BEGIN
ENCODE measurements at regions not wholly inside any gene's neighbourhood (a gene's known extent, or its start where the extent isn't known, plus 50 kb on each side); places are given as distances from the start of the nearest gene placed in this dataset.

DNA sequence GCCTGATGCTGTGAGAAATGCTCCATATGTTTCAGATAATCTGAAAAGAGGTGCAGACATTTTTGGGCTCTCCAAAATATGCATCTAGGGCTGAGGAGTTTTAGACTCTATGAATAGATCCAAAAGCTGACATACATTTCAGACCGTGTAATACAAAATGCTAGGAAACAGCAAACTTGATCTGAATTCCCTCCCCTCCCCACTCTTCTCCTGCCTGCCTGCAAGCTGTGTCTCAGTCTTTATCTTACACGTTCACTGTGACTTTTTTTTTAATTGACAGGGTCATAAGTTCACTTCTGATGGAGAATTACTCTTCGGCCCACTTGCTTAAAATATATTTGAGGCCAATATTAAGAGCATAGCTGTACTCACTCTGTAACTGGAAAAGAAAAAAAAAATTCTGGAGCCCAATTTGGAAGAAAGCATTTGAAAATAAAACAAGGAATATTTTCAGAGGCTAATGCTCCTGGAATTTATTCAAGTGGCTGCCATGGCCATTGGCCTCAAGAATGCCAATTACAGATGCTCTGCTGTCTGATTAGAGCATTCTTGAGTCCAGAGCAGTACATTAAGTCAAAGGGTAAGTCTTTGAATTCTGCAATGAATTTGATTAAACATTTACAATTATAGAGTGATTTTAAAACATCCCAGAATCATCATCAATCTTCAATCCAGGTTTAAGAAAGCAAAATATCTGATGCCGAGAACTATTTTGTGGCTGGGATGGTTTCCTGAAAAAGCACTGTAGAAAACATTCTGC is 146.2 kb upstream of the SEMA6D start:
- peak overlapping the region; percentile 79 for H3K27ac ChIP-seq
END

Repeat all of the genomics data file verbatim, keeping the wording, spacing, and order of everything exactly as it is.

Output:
ENCODE measurements at regions not wholly inside any gene's neighbourhood (a gene's known extent, or its start where the extent isn't known, plus 50 kb on each side); places are given as distances from the start of the nearest gene placed in this dataset.

DNA sequence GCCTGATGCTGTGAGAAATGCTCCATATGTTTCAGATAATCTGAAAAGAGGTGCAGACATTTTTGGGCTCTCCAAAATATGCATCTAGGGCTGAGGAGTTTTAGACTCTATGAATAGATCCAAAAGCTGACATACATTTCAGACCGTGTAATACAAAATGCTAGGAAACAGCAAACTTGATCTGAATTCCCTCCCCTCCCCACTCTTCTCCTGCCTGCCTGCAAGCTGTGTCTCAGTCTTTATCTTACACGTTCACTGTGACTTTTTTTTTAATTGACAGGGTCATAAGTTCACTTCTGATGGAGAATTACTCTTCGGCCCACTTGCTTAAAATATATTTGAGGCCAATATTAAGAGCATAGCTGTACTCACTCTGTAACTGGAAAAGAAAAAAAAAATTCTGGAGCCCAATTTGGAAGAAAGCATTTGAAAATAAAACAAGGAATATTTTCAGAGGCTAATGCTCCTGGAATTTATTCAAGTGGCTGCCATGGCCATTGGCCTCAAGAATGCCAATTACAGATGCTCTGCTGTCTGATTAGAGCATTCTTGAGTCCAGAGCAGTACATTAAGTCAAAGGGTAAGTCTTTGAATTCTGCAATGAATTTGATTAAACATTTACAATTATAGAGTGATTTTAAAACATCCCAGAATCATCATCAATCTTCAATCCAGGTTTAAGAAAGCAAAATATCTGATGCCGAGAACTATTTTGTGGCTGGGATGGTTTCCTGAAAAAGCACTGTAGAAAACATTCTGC is 146.2 kb upstream of the SEMA6D start:
- peak overlapping the region; percentile 79 for H3K27ac ChIP-seq